This past November, the Transportation Authority Board held its last Vision Zero hearing of 2022, featuring presentations by the San Francisco Vision Zero Task Force co-leads, the San Francisco Department of Public Health and SFMTA.
2022 Vision Zero High Injury Network
The San Francisco Department of Public Health gave an update on the updated map for the 2022 Vision Zero High Injury Network. Utilizing data from 2017-2021, the new maps reflect several findings:
- An updated methodology to develop the High Injury Network given unprecedented changes in traffic patterns that occurred due to the COVID-19 pandemic. The new methodology uses five years of severe and fatal crash data instead of the three years used during the 2017 update.
- At a high level, the 2022 High Injury Network revealed that the Network represents 12% of city street miles and captures 68% of severe and fatal injuries
- 63% of the updated 2022 High Injury Network overlaps with the 2017 network.
- Pedestrians are the highest proportion of severe and fatal injuries captured on the 2022 High Injury Network (70.5%), relative to other modes
2022 Safe Streets Evaluation Program
As part of the Safe Streets Evaluation Program, SFMTA evaluates street safety project designs to assess their effectiveness in improving bicycle and pedestrian safety. Their evaluation looked at a number of quick-build and capital projects throughout the city, which include strategies such as vehicle travel lane reductions, separated bikeways, pedestrian signal improvements, and more.
Some highlights from SFMTA’s 2022 Safe Streets Evaluation Program presentation report include:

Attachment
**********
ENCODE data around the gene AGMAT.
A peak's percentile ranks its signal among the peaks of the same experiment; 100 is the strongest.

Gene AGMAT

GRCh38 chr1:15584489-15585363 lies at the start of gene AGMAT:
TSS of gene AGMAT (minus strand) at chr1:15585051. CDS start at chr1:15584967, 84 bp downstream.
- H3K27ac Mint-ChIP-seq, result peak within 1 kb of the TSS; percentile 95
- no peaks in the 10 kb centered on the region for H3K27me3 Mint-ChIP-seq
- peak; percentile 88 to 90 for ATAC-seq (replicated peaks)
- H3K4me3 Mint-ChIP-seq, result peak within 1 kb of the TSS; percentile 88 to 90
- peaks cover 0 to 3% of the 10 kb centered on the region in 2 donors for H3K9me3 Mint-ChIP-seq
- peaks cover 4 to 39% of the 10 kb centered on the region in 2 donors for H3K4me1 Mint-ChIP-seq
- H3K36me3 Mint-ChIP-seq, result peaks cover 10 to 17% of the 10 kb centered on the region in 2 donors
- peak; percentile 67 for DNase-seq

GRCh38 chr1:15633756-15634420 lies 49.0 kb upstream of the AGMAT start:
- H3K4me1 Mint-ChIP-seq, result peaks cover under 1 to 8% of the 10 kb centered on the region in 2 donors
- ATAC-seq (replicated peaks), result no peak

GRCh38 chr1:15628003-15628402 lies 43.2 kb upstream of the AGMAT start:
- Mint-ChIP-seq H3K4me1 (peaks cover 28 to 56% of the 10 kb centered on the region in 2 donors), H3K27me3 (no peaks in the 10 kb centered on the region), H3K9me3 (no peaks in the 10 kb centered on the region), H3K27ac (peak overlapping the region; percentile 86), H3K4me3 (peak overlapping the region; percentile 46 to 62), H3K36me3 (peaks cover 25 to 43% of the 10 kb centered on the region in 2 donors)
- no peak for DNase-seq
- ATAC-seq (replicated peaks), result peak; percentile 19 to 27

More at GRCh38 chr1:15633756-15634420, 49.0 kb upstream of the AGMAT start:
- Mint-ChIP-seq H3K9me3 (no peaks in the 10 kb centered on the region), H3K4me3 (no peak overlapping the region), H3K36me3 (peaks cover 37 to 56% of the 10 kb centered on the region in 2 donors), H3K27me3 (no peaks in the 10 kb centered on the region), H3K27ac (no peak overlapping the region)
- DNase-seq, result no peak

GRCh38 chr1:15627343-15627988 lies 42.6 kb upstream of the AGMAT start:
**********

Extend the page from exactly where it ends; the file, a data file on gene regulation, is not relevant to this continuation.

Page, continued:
- Vehicle collisions decreased by 18%, among the evaluated projects with at least three years of police report data
- Street design changes are decreasing bike collision rates by 33% and pedestrian-related collision rates by 32%
- Bicycle volumes are up significantly on the two streets that had no bike facilities at all before the projects (2nd Street and Masonic Avenue)
- Overall, the seven intersections piloted in early 2021 for left-turn traffic safety treatments resulted in an approximately 17% reduction in average speed (1.7 mph slower) and a 71% reduction in the likelihood of a car turning left at speeds over 15 mph.
WalkSF also shared a presentation on ways to make San Francisco a “Safe Speeds City.” Tools include:
- Setting lower speed limits
- Reducing, reconfiguring, and narrowing lanes
- Timing traffic signals
- Reducing speed at intersections and midblock
- Vertical speed reducers (speed humps, cushions, and more)
- Speed radar signs
- Midblock solutions (chicanes, pinch points, crosswalks, and islands)
- Roundabouts and traffic circles
See “resources” below for additional Vision Zero related information.
Watch the Vision Zero related segments at the Transportation Authority Board
Vision Zero San Francisco Maps & Data
2022 Vision Zero High Injury Network Map
2022 San Francisco Traffic Fatality Notification Table
San Francisco Traffic Fatalities Map
SFMTA Vision Zero Safe Streets Quarterly Progress